Album review

The Streets : Original Pirate Material
Locked On / 679 Recordings

The Streets : Original Pirate MaterialA sticker on the cover of Original Pirate Material boldly proclaims this to be 'the future of dance music'. If you can move to the jarring rhythms of this bleak urban soundscape then good work fella. This is not an album of nice tunes you can hum along to, either. Not that it really matters, because the contents of this CD demands deeper appreciation than a bit of controlled fitting on a Friday night would normally allow. But, in part, this is the lifestyle it refers to.
    Original Pirate Material is a satisfyingly disturbing collection of dark poetic observations set to a sympathetic and wholly appropriate minimalist 'click-track' of stolen beats, sparse orchestration and viscious stabbing synth lines. So sit down, shut-up and listen to what the man say.

Original Pirate Material swaggers its way through the minutiae of life as experienced by your average disenfranchised and hope-less 'geezer' in Tony's Britain. In the 40 or so minutes it takes to go from one end of The Street to the other, writer, producer and performer Mike Skinner delivers all the painfully acute detail Mr Blair's youth policy-makers have spectacularly failed to reveal (and thus act on), despite all their fancy 'data-mining tools' and Oxbridge sensibilities.
    At times with the urgent delivery of a man about to be roughly removed from the mic by Tony's Secret Thought Police, Skinner delves into a murky but ultimately shallow world of lager, shagging birds, mushrooms and chip shop punch-ups. When joy-riding in Nova SRs and fretting about paying your dealer are the mainstays of your existence, "apparently there's a world out there" is an observation that carries more than a little weight . . . and you feel it is a weight that will ultimately drag many victims down, no matter how hard they struggle to view the world beyond crappy bedsits, microwave meals and Tennent's Super.

Given the bleakness interspersed with razor-sharp humour, there's more than a touch of John Cooper-Clarke about Skinner's work. That poetic humour and articulate sentiment pervade both is not a criticism of the latter as a mere copyist. It merely acknowledges that, 20-odd years on the gap still exists, and lagered-up fuck-wits still roam the streets of a Saturday night, looking to cancel out some of the tedium of their factory-fodder existences. Plus ca change and all that.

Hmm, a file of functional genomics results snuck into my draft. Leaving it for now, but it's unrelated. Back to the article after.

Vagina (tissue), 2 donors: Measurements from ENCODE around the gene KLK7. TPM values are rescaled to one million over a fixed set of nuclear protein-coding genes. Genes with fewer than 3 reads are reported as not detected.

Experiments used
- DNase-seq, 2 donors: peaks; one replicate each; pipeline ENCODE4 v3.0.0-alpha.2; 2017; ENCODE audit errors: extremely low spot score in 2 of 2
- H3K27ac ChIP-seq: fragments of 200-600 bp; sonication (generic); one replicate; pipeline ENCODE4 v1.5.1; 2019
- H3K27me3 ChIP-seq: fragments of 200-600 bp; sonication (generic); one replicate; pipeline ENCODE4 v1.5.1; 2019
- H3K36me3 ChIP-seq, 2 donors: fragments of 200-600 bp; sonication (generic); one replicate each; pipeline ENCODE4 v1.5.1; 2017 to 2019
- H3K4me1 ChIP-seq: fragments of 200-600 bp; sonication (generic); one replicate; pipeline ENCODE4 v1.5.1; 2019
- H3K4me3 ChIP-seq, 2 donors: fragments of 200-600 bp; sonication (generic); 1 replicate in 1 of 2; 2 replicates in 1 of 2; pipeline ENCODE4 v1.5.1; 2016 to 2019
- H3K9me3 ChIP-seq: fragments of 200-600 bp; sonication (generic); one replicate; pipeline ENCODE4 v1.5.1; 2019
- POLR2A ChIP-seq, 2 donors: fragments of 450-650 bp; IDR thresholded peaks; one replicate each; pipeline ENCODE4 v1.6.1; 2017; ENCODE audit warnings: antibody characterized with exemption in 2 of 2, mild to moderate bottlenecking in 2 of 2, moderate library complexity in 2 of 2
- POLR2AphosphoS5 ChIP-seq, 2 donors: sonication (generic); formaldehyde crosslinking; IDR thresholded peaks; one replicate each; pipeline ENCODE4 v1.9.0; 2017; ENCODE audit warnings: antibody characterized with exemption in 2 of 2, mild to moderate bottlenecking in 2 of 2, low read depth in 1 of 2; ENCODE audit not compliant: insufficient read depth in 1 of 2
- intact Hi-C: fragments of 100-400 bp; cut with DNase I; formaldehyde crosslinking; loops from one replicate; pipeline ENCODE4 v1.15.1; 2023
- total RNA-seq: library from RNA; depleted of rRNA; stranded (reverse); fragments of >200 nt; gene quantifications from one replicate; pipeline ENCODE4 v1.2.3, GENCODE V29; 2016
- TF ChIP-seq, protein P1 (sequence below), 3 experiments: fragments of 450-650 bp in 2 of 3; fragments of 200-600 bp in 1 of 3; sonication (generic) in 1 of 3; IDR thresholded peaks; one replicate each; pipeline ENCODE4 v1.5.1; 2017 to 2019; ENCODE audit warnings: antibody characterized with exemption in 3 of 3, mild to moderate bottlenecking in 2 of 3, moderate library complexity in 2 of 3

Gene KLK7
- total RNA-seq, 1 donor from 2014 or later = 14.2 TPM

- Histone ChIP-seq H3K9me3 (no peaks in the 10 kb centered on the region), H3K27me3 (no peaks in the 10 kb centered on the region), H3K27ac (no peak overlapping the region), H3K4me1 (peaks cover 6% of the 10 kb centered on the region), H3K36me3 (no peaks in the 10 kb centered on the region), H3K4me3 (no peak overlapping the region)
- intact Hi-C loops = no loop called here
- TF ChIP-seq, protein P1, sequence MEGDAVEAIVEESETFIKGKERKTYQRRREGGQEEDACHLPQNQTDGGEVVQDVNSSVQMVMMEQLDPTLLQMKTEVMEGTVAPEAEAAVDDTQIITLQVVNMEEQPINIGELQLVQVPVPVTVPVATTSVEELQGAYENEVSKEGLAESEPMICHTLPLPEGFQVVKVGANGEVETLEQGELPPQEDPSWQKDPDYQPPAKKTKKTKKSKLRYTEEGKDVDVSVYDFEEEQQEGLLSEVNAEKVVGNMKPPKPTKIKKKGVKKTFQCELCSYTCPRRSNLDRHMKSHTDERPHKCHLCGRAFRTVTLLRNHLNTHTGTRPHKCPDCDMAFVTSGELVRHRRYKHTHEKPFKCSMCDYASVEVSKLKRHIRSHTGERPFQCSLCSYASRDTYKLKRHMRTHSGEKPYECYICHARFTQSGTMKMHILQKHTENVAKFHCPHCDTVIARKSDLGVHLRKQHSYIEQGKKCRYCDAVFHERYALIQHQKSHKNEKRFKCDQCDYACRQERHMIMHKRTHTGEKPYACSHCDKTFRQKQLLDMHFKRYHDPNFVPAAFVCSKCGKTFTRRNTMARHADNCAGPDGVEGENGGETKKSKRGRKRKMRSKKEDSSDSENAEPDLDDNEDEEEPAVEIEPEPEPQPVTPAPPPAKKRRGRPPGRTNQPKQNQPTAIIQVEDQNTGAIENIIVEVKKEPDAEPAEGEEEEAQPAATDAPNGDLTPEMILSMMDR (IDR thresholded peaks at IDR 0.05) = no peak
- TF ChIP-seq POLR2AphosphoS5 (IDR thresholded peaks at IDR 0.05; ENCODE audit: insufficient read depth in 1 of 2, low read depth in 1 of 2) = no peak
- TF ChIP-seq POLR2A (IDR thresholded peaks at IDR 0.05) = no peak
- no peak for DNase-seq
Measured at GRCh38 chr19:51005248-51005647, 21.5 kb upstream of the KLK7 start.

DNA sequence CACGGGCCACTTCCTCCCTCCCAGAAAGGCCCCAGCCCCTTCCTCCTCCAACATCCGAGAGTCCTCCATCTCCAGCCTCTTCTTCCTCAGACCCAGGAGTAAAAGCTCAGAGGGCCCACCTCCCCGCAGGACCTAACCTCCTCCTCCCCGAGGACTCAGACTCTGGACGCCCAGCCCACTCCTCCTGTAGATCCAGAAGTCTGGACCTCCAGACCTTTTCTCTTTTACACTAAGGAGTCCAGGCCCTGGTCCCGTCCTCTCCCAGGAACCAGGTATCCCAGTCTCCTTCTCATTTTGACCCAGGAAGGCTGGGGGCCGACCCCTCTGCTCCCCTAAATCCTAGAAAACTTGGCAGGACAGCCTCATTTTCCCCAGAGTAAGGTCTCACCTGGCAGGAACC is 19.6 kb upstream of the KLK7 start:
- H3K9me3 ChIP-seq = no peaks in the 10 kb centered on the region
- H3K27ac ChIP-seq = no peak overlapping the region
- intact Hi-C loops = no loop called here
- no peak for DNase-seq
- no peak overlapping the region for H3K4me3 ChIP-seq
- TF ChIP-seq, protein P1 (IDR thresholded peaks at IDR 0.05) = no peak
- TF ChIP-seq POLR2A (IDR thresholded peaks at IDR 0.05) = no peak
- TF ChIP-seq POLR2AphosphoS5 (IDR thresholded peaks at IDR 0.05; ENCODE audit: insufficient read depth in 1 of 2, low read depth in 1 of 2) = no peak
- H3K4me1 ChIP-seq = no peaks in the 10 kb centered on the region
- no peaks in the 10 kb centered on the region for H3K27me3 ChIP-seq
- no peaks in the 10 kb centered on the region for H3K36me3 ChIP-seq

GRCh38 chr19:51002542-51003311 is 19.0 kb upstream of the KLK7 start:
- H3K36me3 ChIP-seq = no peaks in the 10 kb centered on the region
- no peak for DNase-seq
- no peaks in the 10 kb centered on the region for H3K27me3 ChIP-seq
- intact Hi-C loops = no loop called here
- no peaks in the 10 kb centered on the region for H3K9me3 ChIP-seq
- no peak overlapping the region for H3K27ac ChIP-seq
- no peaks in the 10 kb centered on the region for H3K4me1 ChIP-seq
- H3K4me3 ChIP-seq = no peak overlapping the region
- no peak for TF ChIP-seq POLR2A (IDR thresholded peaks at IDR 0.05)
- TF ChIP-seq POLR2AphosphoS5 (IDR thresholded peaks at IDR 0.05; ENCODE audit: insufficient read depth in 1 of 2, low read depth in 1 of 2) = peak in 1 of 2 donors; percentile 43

Cooper-Clarke's Beasley Street is a tirade against the unwillingness of politicians to accept that things ain't so rosy for everyone. In a crappy urban wasteland of "bedsits full of accidents and fleas" it's hard to avoid the slippery slope down into despair. As a counterpoint to this, Skinner implores the victims of an uncaring and selfish society to "Just try and stay positive." - advice that on the surface seems a touch lightweight, but when you're at the bottom of the pile, and at the end of your resources, it'll have to do. More a measure of desperation than a lack of ideas.
    Skinner mulls over the regret of repeated patterns of self-destructive behaviour, feebly countered by that old chestnut; "I can change." He deftly and humorously acknowledges the irony in the perception of the mellow, thoughtful toker as society's criminal and the aggressive lager-fuelled night-club fuck-wit as the cheeky scamp imbued with youthful high spirits.
    The tale of a chip shop punch-up, resonant of Cooper-Clarke's Kung-Fu International, could be the bloody reality to end your imagined superior fight-craft, "'cos you know it's never going to be the Jackie Chan scene you imagined."

In fact, this album is not what I'd imagined. So take my advice; ignore the sticker on the cover - this is not a dance album. It is a very sharply observed and tragi-comic view of an element of society all too easy to ignore. The last few moments of The Streets' Original Pirate Material give us the sound of a record stuck, followed in lament by a funeral drum. Now I may be reading more into this than necessary, but isn't that saying 'The same old shit and then you die'?
    The Streets: In the words of John Cooper-Clarke, "Its a sociologists paradise." Ignore it at your peril, Tony.

:: Tom Alford

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